Posted on October 16, 2014 by Afarensis, FCD
Laetoli, for those who don’t know, is the home of hominin footprints that are around 3.6 million years old. The footprints have posed a preservation problem to the paleoanthropology community – something I have written about here and here. Phys.Org has a press release on the subject:
In many ways the museum is the brainchild of Musiba, a Tanzanian-born anthropologist who has been studying the footprints since 1996 and has long championed protecting them while making the collection available to the public. Currently, the footprints are preserved by keeping them buried.
“Right now the footprints are covered up and the only way to study them is to re-excavate them, which could be damaging,” he said. “We would like to excavate half of the site and build the museum over it. We can then control the ambient air, the moisture and pH levels inside to protect the prints.”
Musiba and Lockley will advise Tanzania’s Ministry of Natural Resources and Tourism on how best to protect the Laetoli Conservation Project. The $35 million project will develop the Laetoli World Heritage Site into a state-of-the-art complex that will include a museum, research facility with labs and accommodation for 35 scientists and an education center that can host 50 students and six teachers.
The new facility is expected to be completed in about five years and will have a laboratory dedicated specifically for students and researchers from CU Denver, the premier public research university in Denver.
Filed under: Australopithecus, Cultural Resource Management | Comments Off on Laetoli Museum Closer To Reality
Posted on April 17, 2013 by Afarensis, FCD
Parts of the Joshua Tree National Park have been closed due to vandalism in both canyons and to some archaeological sites. The Inquisitr has more:
In addition to allowing park workers time to repair some of the damage, the Joshua Tree closures will give them an opportunity to investigate the crime. The park officials strongly suspect the vandals are involved in a social media campaign which involves sharing photos of their graffiti on Facebook.
However, they haven’t revealed if they’re looking at specific Facebook pages or if they have any leads on specific criminals. They did ask if you see something to report it to park workers.
Yeah, you read that right vandals are, possibly, sharing pictures of their destruction via social media. I can’t imagine what there is in these acts of destruction that would be worth bragging about via Facebook, but, in the words of Vonnegut “Here we are, trapped in the amber of the moment. There is no why.”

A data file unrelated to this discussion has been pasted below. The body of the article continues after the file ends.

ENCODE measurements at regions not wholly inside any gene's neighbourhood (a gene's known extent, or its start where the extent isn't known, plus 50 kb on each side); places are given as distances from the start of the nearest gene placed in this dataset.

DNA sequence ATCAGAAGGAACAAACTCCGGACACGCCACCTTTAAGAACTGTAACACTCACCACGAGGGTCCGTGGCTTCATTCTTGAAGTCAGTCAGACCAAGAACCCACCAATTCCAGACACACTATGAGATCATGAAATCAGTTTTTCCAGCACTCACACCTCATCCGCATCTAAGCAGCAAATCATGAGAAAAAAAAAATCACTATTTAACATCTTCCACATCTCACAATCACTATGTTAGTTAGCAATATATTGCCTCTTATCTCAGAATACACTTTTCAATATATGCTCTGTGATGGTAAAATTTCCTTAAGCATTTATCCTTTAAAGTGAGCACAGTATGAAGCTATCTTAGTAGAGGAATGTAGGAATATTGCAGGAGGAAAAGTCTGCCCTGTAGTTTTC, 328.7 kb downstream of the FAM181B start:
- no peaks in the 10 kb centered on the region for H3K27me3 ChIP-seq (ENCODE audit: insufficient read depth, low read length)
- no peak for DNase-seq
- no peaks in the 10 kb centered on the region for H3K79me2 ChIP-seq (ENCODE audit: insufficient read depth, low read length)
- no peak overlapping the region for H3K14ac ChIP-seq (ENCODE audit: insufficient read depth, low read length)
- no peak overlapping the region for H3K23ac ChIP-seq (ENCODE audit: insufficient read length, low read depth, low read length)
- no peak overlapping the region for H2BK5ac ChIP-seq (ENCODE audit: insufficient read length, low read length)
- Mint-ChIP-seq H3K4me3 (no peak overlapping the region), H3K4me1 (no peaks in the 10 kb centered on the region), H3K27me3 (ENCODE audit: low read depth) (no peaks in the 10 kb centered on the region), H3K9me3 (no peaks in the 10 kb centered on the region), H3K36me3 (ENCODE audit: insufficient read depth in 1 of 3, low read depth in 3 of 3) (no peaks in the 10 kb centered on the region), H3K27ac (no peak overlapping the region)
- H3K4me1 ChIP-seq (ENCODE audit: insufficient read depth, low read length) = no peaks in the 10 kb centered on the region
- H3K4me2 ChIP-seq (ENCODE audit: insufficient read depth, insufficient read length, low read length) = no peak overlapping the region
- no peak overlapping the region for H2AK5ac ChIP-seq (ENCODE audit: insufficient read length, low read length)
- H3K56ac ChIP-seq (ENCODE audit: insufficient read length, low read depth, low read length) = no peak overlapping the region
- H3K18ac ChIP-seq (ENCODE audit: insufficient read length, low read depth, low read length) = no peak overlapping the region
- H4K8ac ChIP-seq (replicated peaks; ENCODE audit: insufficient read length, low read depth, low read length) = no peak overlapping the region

Filed under: Cultural Resource Management | Comments Off on Joshua Tree National Park Closures and Social Media: This Sucks!
Posted on June 7, 2012 by Afarensis, FCD
I think I have written a post about this story before, but after almost 3,000 posts I’ll be damned if I can find it in my archives. At any rate, NPR has an interesting article (there is a link where you can listen to an audio version as well) on a Mississippian era suburb of Cahokia. The site was discovered during the ongoing construction of a new bridge. Continue reading
Filed under: Archaeology, Cultural Resource Management | Comments Off on Mississippian Era Suburb of Cahokia
Posted on November 26, 2010 by Afarensis, FCD
I have written several posts on the subject of Blair Mountain. Middle Savagery provides an interesting look at the subject.
I also urge you to support The Friends of Blair Mountain and help prevent this hsitoric area from being strip-mined.
Filed under: Cultural Resource Management | Comments Off on Another Take on Blair Mountain
Posted on September 10, 2010 by Afarensis, FCD
About a month ago I mentioned that the National Park Service had made a horrible decision to delist Blair Mountain from the National Register of Historic Places. They are now being sued: Continue reading
Filed under: Cultural Resource Management | Comments Off on Blair Mountain Update
Posted on August 10, 2010 by Afarensis, FCD
The National Park Service has made a horrible decision on Blair Mountain. The mountain was the scene of a battle between coal miners, coal companies and the government. The L. A. Times describes the National Park Service’s horrible decision on Blair Mountain:
Filed under: Cultural Resource Management, Politics | Comments Off on Shame on the National Park Service: Will Blair Mountain Be Strip-Mined?
Posted on July 9, 2010 by Afarensis, FCD
Remembr dis and dis? Well, teh Rawk saga continuez! In dis episode basement kittehs ebil minions suffr defeat an has 2 giv teh Rawk back to Kentucky! Continue reading
Filed under: Cultural Resource Management, Silliness | Comments Off on Teh Rawk Returns!